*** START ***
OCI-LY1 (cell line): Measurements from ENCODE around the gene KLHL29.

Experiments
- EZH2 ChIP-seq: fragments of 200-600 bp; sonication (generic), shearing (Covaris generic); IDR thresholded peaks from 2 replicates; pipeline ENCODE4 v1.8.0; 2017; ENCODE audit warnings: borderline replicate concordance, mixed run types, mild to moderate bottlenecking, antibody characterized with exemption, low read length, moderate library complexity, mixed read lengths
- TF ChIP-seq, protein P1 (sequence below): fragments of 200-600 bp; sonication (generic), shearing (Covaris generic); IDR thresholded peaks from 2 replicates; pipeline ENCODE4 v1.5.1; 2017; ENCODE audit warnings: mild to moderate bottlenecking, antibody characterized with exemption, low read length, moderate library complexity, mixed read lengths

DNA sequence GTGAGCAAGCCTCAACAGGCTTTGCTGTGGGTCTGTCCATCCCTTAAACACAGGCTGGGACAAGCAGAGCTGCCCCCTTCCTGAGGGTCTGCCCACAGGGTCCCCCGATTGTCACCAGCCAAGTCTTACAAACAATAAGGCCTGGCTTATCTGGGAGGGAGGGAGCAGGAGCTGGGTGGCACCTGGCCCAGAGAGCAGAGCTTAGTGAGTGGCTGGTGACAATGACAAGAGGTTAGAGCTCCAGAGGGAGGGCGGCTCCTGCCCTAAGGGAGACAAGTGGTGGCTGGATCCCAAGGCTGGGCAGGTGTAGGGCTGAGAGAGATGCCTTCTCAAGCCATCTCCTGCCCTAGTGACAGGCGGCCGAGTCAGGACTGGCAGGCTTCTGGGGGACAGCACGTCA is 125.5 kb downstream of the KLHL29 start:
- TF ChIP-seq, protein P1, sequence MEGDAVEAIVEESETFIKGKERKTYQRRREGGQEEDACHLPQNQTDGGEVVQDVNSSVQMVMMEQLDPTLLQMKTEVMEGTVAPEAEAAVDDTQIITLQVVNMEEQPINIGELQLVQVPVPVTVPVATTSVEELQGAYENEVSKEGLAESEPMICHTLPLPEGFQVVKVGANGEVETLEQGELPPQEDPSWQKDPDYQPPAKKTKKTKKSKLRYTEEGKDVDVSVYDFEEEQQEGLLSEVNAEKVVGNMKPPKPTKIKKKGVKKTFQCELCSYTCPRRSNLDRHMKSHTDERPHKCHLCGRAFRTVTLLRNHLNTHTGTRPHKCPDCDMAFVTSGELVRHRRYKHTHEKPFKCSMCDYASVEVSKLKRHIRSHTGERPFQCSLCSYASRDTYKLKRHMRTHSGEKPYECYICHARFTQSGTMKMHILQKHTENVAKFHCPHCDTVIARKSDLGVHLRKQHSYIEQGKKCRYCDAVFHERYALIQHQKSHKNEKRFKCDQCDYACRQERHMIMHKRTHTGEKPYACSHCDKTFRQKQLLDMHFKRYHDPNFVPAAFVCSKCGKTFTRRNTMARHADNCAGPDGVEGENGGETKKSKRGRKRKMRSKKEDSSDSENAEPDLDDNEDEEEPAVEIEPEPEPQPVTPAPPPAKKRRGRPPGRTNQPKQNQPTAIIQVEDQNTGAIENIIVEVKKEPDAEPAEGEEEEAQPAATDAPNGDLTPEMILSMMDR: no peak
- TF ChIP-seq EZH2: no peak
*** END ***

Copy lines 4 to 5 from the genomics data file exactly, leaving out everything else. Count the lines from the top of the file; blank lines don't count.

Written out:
- TF ChIP-seq, protein P1 (sequence below): fragments of 200-600 bp; sonication (generic), shearing (Covaris generic); IDR thresholded peaks from 2 replicates; pipeline ENCODE4 v1.5.1; 2017; ENCODE audit warnings: mild to moderate bottlenecking, antibody characterized with exemption, low read length, moderate library complexity, mixed read lengths

DNA sequence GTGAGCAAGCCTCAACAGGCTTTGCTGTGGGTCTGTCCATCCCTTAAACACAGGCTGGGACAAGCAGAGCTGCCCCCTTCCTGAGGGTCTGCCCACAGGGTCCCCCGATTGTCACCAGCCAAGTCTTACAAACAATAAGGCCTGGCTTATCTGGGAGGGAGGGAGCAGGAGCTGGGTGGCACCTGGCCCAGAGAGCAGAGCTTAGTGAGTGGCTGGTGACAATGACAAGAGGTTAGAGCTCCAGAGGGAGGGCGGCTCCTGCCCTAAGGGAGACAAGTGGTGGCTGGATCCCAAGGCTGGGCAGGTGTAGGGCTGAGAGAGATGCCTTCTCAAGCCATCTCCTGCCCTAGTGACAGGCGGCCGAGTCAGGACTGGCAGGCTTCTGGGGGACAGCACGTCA is 125.5 kb downstream of the KLHL29 start: